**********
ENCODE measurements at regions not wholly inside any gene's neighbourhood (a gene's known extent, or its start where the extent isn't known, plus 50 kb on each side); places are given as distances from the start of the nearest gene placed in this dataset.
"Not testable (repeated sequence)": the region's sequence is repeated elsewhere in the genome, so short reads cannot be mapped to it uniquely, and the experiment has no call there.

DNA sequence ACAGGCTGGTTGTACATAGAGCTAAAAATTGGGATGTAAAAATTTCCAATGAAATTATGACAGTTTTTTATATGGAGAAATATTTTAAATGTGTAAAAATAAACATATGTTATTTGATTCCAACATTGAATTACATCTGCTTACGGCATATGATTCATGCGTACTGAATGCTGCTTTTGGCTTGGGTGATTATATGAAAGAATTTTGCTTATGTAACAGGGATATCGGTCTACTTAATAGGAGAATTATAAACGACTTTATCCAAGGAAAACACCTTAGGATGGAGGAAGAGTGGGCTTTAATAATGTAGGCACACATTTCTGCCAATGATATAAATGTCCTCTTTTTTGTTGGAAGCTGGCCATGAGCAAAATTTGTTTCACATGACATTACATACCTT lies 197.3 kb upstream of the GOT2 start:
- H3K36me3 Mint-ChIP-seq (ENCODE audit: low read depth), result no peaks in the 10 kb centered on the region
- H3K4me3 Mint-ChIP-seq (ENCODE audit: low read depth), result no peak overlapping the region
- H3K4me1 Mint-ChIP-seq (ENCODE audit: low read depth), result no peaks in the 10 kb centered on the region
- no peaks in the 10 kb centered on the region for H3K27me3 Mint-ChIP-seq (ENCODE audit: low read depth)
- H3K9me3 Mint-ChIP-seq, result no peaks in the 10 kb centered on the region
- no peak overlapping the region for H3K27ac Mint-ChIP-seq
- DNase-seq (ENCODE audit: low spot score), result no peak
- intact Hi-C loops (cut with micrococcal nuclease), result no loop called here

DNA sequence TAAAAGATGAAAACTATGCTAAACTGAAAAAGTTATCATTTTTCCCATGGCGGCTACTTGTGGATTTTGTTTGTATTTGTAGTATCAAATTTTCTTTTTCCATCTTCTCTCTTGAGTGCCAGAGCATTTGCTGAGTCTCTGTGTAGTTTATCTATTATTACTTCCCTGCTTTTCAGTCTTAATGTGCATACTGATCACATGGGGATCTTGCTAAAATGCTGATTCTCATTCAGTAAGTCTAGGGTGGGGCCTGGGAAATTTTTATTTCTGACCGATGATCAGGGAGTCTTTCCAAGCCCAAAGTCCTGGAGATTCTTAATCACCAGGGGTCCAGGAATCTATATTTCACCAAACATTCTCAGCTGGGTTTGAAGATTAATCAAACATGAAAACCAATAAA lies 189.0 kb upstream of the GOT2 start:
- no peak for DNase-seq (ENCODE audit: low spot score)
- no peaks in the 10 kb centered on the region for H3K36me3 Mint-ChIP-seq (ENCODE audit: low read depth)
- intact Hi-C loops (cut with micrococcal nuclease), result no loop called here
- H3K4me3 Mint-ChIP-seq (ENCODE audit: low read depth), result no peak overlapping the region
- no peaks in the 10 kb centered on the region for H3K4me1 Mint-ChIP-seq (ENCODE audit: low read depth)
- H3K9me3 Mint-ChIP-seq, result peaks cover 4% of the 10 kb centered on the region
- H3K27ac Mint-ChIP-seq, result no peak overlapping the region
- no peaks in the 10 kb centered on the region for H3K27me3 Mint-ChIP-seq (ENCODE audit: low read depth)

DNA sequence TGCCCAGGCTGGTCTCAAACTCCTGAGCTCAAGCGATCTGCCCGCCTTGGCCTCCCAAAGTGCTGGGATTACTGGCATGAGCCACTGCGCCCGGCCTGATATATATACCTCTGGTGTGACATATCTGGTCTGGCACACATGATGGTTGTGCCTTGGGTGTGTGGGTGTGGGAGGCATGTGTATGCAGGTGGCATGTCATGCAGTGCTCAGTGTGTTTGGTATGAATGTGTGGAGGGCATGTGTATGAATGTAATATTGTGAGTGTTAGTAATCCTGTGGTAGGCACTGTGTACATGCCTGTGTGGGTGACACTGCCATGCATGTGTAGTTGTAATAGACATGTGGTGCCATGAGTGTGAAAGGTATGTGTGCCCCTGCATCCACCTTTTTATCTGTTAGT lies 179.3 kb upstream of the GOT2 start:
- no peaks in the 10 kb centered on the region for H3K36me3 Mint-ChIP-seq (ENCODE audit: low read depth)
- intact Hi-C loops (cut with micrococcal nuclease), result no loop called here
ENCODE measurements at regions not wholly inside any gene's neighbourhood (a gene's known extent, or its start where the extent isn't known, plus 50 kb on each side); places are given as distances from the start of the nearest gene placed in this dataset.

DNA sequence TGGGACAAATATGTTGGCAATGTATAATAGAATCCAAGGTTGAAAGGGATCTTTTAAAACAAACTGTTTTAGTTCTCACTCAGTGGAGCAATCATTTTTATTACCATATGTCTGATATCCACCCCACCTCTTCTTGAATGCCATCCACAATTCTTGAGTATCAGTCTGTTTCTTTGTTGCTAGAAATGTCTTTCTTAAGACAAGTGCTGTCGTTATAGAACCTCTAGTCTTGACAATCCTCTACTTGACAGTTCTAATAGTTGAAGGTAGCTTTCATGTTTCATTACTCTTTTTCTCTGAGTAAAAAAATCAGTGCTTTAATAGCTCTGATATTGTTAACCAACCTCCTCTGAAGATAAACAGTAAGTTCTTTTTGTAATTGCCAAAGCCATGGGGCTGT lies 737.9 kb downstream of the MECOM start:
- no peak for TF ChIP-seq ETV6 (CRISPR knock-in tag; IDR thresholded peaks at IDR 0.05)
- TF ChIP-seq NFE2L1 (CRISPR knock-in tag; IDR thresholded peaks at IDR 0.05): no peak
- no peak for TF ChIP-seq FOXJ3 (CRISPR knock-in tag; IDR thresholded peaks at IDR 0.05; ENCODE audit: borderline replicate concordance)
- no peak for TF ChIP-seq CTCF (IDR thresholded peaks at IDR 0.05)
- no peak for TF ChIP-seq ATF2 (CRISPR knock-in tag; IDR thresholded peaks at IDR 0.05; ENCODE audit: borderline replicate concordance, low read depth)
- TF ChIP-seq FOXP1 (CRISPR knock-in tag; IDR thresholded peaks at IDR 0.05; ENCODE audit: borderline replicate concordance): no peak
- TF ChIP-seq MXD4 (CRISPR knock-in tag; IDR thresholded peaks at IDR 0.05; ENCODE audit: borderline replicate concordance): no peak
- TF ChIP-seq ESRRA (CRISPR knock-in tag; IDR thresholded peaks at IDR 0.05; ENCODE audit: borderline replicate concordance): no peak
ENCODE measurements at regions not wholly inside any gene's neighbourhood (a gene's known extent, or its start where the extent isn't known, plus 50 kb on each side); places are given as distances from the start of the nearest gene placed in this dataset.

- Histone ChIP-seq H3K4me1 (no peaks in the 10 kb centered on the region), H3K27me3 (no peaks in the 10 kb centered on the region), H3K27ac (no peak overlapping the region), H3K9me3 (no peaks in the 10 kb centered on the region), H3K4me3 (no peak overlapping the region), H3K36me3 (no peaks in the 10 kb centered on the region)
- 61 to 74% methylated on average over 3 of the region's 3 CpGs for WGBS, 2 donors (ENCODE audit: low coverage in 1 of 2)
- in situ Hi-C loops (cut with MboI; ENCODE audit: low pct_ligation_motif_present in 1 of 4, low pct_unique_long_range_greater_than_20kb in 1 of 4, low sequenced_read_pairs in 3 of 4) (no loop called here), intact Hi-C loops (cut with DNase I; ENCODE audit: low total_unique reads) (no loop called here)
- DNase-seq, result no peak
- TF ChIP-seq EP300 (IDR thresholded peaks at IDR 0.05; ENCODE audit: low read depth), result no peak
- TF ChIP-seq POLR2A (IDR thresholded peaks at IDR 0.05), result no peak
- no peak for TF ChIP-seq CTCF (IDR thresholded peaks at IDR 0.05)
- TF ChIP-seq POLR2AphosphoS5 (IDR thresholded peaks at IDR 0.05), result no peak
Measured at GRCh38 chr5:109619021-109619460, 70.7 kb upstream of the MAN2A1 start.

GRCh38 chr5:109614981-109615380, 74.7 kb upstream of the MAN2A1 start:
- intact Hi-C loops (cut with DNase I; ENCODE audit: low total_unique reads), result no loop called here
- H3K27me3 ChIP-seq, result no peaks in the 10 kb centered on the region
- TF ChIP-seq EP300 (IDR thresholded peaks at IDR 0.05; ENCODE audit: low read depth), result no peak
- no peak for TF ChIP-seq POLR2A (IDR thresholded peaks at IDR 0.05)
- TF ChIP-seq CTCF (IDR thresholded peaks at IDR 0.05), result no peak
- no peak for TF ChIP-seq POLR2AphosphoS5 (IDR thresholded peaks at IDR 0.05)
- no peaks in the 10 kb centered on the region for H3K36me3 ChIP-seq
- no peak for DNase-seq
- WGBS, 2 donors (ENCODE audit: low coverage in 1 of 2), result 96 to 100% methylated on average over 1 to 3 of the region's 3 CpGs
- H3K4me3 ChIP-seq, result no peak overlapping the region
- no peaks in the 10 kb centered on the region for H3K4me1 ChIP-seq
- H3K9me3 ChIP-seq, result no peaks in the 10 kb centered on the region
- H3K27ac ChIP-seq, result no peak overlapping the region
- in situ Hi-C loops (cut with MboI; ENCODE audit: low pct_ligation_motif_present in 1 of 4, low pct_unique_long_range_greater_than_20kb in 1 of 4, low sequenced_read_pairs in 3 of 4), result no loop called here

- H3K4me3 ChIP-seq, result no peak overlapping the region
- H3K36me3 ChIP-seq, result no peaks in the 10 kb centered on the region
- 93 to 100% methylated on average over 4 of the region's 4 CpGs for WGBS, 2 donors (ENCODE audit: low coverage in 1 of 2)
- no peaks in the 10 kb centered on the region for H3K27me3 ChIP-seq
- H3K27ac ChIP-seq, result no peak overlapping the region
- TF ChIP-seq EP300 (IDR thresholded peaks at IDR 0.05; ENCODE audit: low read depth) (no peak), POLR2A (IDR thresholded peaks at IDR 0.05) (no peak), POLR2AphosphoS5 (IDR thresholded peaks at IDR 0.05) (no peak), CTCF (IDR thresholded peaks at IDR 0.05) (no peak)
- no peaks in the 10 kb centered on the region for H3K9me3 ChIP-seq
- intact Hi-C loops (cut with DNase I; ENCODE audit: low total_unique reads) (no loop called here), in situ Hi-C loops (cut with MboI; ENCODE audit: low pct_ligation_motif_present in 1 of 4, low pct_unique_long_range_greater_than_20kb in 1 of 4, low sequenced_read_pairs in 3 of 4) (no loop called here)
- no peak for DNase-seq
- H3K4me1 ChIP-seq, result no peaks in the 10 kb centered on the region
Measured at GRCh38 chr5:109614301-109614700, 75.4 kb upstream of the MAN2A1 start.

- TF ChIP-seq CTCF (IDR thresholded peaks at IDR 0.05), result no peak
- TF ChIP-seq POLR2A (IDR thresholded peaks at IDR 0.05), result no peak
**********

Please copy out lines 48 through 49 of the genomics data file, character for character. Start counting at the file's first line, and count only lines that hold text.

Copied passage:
- no peak for TF ChIP-seq POLR2A (IDR thresholded peaks at IDR 0.05)
- TF ChIP-seq CTCF (IDR thresholded peaks at IDR 0.05), result no peak